* Increased piston velocity and acceleration increases tensile loading of the rods.
* Increased scavenging at low rpm (increased low RPM power).
Stroking an engine can be a very effective way to make more power but close attention should be paid to piston velocities and accelerations. Stroking an engine is a "double whammy" on increasing the piston velocities, stroke is increased and rod length is reduced.
Figure 4 & Figure 5 below demonstrate this double whammy effect on piston acceleration and velocity. The comparison used below is between a Honda B20 block and a B16A block. Note: that the block height of the B20 is actually 7mm taller than the B16a. A B16a block with the B20 crank would have even slightly higher piston velocities.
Figure 4: Rod Stroke Ratio Acceleration, B16a (blue) vs B20 (red)
This graph clearly illustrates why engine wear is increased and rod failure is possible if rev limits are pushed to far with B20 blocks. The g forces the rod experiences are significantly more (~20% more) at the same RPM.
A lot of misinformation exists on the web about the effects of RS ratio and Rod Length's effect on piston velocity. Hope you've found this article useful.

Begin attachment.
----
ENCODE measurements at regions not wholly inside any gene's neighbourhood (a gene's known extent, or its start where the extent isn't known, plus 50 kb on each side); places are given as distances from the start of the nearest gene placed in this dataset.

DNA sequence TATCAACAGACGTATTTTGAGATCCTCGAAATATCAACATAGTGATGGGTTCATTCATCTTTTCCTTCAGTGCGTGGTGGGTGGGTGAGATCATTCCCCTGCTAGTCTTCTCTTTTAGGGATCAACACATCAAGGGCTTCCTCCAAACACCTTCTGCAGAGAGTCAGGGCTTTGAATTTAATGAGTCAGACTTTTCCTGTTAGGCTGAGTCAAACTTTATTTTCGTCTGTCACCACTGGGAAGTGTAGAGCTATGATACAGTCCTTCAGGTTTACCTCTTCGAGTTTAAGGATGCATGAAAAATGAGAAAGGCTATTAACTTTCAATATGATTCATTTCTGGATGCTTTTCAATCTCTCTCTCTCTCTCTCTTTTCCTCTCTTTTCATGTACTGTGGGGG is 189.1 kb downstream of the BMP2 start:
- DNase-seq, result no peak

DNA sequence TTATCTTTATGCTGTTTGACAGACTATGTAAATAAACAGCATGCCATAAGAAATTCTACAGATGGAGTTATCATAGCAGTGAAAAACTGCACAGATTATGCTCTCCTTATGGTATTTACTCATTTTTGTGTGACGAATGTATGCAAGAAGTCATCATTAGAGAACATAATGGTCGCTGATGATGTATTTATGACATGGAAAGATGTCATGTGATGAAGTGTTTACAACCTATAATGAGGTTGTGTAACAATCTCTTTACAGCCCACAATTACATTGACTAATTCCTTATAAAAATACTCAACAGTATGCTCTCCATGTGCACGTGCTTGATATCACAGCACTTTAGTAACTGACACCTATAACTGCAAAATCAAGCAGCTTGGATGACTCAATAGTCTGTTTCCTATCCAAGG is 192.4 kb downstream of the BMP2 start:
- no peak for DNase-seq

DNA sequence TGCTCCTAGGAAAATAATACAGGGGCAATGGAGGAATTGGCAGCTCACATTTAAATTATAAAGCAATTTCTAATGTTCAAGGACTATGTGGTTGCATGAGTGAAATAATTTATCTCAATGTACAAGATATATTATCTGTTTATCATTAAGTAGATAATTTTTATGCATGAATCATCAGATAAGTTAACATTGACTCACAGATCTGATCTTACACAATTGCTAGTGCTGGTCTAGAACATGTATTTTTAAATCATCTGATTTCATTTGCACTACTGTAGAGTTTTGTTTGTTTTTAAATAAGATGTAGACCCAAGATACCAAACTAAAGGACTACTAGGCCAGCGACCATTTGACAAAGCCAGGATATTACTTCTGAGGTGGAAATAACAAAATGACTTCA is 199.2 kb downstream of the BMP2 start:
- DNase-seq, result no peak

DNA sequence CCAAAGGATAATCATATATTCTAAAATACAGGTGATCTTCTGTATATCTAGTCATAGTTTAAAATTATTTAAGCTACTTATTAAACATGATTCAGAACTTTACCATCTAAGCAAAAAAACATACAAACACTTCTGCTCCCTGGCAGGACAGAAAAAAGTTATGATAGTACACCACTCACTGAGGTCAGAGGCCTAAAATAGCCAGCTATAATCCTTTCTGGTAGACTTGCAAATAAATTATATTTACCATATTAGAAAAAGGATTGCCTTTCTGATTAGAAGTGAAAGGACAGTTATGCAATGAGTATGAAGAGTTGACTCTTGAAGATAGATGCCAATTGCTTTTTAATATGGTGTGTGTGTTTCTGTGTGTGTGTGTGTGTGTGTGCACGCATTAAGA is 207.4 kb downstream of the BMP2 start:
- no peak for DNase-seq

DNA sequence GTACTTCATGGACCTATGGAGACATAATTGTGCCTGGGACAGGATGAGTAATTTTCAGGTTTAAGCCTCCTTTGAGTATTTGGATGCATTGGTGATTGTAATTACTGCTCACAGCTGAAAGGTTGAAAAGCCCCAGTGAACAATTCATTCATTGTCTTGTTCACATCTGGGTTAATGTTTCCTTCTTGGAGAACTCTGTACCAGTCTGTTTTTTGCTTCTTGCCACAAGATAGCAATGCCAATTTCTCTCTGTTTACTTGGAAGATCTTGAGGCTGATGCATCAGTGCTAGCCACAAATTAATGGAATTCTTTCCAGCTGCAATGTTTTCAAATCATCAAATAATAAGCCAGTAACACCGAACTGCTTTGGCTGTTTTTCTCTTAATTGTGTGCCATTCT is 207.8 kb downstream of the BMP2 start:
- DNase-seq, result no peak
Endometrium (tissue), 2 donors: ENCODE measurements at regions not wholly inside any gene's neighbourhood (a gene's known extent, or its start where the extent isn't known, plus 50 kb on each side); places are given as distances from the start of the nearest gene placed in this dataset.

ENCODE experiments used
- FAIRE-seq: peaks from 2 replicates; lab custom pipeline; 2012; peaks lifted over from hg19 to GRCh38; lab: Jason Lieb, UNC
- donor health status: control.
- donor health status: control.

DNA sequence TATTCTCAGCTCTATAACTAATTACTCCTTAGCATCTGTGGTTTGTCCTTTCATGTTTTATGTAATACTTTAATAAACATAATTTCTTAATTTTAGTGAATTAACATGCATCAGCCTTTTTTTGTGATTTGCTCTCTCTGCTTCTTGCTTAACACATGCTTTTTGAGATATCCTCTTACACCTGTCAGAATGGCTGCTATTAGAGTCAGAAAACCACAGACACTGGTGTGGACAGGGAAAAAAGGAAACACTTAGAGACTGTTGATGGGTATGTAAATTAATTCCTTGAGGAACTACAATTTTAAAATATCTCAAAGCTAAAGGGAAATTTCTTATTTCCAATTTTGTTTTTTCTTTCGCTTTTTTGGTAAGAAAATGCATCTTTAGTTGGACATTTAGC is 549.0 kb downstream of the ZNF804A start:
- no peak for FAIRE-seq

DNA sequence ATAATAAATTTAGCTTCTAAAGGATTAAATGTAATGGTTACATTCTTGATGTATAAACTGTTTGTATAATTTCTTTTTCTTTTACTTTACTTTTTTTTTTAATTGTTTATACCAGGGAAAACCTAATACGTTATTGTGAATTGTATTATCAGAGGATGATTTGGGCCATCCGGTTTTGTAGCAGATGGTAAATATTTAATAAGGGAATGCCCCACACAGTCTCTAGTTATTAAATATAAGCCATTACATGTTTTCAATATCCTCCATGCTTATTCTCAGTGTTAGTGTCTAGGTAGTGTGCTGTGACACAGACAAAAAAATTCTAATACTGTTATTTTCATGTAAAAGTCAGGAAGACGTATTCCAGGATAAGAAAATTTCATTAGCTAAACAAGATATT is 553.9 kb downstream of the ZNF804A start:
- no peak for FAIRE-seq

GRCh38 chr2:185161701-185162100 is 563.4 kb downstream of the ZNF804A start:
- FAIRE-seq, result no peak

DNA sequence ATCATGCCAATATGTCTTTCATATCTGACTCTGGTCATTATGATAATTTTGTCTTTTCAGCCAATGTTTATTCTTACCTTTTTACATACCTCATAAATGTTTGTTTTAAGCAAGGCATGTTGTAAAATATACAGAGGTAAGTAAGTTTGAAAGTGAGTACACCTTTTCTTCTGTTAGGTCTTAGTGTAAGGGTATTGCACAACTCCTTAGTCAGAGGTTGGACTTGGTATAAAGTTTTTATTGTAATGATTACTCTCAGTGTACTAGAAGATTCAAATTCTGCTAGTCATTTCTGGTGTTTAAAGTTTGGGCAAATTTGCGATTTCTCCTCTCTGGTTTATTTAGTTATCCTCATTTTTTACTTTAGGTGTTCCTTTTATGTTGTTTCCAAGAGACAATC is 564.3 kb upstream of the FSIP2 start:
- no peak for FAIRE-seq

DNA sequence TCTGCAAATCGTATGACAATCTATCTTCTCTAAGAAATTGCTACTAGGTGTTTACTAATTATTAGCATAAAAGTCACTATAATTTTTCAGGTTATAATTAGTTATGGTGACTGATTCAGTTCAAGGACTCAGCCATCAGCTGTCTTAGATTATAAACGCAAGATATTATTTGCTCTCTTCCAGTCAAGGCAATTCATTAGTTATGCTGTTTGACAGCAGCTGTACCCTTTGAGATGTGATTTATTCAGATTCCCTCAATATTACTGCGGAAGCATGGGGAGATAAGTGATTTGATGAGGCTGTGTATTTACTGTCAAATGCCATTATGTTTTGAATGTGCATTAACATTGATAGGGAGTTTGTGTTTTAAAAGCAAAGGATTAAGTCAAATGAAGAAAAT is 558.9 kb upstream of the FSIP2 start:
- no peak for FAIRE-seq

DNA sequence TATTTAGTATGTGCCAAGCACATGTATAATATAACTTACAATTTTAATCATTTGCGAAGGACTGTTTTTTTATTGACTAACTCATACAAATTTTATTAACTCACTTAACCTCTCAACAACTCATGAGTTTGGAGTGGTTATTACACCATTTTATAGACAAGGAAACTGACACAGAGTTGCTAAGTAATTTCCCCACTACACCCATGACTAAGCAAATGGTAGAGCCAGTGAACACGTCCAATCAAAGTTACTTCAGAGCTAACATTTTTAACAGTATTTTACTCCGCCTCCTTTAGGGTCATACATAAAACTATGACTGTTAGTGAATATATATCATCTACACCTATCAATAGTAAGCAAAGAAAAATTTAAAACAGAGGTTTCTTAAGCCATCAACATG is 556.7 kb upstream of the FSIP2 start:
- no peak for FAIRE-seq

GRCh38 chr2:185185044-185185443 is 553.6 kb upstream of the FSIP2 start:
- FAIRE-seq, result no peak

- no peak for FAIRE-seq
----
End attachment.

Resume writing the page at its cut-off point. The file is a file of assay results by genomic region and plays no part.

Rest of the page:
Three variables affect piston movement: Crank Angle, Stroke, and Rod Length.
Four variables affect piston velocity (and acceleration): angular velocity, Stroke, and Rod Length.
The mean speed of the piston is determined by RPM and stroke.
Mean Piston Speed = 2* stroke * RPM/12 (ft/minute)
This number is simply the calculated average speed of the piston. If the piston(s) were moving in 1 direction (or in a perfect circle) at one speed this would be that speed (circular velocity). This simple calculation can be helpful in quickly comparing average piston speeds and the affects of stroke on piston velocity. Unfortunately this calculation is often misused by the uniformed and used as proof that Rod Length (Rod Stroke Ratio) does not affect piston speed. We know this is not the case.
To understand the motion of a piston it is helpful to visualize the actually problem. Below we have a diagram of a piston, rod, and crank.
P is the y axis position of the piston (blue line)
L is the rod length (black line)
R is ½ the engine stroke (yellow)
q is the crank angle
a is rod angularity
Figure 1: Piston, Rod, & Crank Diagram.
We know the stroke and rod length so for any given crank angle we can determine the piston position using the law of cosines.
P2+R22 RP cos(q) = L2 (Law of Cosines)
So P = R cos(q) + (L2  R2 sin (q)2) 1/2
To find velocity and acceleration of the piston we need to convert the crank angle (q) to angular velocity (w) and time (t).
q = wt
w = 2p(RPM) (radians/minute)
for simplicity sake RPM = U
w = 2pU (radians/minute)